They have their own style. Anurag sir does not go strictly by the script—he does a lot of improvisation on the set. He makes an artiste reinvent himself, as I did in Manmarziyaan (2018). Meghna Gulzar sticks to the script. Raazi’s script was so refined there was no need to change anything. Karan Johar is a mix of both, while Hirani, being an editor, is clear about what he wants. As an actor, I prefer to surrender myself to the director’s vision. I look at myself as sabzi in the hands of a chef.

You were doing engineering…When exactly did the movie bug bite you?

“What is different here now is the ‘content is king’ formula is applied in a big way. Audiences are lapping up good stories.”

At that time my aim, like everybody else from my batch, was to postgraduate. My parents wanted me to do higher education in the US and settle down there because neither my father nor grandfather ever knew what it felt like to have a secure job. But when I got a job with a multinational after graduation, I realised I wasn’t cut out for a 9-to-5 routine. I knew I would not be happy doing that.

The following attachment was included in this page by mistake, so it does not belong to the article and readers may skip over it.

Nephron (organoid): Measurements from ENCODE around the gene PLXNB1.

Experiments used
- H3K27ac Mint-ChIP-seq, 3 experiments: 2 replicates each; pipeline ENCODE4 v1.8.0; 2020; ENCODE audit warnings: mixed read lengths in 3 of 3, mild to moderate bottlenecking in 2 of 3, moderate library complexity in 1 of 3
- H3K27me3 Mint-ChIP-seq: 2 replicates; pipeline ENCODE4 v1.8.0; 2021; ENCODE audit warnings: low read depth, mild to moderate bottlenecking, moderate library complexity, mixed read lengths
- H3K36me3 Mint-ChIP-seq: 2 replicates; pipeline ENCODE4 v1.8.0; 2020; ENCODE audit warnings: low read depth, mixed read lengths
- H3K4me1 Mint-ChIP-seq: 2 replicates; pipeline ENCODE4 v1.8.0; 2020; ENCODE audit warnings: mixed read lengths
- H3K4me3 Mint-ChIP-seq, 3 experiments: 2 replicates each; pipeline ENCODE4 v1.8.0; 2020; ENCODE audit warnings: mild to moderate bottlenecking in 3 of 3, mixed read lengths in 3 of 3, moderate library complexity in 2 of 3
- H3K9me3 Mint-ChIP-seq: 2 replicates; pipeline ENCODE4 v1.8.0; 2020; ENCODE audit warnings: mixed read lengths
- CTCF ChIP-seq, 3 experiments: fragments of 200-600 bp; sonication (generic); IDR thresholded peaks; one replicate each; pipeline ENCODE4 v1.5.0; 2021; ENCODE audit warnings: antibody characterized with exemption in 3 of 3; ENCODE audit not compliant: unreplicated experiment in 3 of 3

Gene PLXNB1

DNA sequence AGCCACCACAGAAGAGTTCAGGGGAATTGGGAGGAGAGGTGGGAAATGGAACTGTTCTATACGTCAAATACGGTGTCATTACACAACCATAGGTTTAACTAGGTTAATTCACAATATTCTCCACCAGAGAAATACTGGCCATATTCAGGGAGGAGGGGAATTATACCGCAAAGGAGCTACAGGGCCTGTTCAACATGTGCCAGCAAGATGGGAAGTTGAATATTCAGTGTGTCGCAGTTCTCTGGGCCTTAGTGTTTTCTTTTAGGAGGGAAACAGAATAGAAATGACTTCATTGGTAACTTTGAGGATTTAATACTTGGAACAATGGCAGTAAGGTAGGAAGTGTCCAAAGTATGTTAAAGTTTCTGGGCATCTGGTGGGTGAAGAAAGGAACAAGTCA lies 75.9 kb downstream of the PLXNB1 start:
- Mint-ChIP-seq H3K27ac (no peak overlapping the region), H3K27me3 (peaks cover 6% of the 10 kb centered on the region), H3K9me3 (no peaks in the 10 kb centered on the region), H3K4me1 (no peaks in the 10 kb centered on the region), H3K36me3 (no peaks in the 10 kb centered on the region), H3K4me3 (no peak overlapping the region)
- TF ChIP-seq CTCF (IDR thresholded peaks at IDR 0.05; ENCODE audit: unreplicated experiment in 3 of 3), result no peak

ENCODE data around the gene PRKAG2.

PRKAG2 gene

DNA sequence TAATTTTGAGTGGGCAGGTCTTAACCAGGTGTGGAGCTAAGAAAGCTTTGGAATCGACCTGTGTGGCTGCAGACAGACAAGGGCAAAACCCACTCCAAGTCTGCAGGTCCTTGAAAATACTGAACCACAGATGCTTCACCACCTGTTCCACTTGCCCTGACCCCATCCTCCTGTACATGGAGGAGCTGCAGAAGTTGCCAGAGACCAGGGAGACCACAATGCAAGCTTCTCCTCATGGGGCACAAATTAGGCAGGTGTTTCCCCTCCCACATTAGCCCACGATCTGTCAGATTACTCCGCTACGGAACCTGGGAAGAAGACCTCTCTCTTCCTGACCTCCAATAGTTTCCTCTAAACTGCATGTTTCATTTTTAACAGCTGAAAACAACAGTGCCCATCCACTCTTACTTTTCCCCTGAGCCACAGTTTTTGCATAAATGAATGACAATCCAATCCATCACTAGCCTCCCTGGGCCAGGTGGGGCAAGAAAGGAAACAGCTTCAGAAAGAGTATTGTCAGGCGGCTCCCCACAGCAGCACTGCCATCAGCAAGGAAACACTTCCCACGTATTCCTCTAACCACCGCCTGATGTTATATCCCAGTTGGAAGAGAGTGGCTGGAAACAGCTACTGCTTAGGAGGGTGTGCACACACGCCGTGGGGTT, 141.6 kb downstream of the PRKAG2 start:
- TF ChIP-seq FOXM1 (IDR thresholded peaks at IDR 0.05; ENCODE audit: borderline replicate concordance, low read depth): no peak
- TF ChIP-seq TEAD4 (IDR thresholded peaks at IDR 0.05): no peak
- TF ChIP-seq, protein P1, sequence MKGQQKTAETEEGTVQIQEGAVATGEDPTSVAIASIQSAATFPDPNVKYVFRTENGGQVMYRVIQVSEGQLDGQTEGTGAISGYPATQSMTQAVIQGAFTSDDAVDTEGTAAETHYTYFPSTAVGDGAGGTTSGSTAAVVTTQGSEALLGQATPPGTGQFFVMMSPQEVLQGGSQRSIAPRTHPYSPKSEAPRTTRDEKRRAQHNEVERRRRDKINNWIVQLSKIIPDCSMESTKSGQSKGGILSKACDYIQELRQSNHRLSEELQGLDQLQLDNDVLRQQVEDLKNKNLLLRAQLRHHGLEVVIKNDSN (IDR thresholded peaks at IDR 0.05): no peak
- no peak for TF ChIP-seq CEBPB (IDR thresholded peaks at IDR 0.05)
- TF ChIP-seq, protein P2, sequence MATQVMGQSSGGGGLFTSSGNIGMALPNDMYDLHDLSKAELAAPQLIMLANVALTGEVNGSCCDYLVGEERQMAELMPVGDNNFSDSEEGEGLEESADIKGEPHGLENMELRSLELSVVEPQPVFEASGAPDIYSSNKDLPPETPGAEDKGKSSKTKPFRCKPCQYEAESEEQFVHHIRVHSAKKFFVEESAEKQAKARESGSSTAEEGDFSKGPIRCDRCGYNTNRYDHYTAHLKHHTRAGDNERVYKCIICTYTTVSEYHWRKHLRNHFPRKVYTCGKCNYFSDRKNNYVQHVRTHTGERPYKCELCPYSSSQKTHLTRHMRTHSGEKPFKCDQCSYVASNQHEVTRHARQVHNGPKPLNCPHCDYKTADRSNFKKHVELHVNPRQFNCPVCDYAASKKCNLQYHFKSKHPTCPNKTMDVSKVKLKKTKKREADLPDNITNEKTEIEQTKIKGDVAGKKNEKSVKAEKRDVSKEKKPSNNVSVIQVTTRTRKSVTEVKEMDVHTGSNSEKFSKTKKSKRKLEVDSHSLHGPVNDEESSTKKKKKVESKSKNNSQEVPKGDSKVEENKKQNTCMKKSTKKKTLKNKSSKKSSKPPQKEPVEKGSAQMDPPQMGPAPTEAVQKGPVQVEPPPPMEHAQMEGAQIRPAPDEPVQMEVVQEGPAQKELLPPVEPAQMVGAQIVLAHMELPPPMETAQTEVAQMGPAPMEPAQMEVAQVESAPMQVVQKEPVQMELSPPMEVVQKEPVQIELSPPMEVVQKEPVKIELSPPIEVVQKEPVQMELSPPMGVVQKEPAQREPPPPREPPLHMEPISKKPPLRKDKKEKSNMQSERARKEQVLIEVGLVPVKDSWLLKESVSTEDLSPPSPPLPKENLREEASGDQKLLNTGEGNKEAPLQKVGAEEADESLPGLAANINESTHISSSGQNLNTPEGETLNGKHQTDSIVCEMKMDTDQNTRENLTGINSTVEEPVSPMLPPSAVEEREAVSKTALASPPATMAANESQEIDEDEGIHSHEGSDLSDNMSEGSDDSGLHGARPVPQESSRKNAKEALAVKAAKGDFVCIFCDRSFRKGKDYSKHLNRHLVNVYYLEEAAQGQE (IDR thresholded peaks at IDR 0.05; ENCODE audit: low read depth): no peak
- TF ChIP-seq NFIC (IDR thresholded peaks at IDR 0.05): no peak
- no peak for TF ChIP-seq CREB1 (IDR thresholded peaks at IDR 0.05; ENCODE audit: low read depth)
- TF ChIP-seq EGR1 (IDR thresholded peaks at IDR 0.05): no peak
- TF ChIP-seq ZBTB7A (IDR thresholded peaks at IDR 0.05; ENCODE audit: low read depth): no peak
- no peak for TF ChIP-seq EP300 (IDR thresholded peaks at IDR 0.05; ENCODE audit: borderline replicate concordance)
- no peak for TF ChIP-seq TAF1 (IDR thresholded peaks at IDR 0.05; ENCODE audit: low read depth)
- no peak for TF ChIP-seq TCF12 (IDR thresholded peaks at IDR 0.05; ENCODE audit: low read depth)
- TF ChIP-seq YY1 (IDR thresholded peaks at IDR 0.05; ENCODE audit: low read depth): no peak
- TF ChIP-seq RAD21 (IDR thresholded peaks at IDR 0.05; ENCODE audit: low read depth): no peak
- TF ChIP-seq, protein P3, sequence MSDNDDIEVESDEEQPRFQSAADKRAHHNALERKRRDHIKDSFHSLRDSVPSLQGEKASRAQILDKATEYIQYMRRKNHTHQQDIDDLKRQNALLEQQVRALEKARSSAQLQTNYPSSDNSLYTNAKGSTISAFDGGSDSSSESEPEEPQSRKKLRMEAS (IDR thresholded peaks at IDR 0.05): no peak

Then I began to explore as to what gave me happiness. Performing in a play made me happy, just the way playing cricket did during my school and college days. But I did not want to rush into acting. So I enrolled in Kishore Namit Kapoor’s acting classes in Mumbai to analyse whether acting still gave me happiness. Thankfully, I found out that it still did despite a rigorous schedule. Later, I joined Manav Kaul’s theatre group before working as Anurag Kashyap’s assistant director on the sets of Gangs of Wasseypur (2012) to learn the ropes of filmmaking. On its sets, I learnt many things, inc­luding work ethic, and also got to interact with great actors such as Manoj Bajpayee, Piyush Mishra, Nawazuddin Siddiqui and Rajkummar Rao.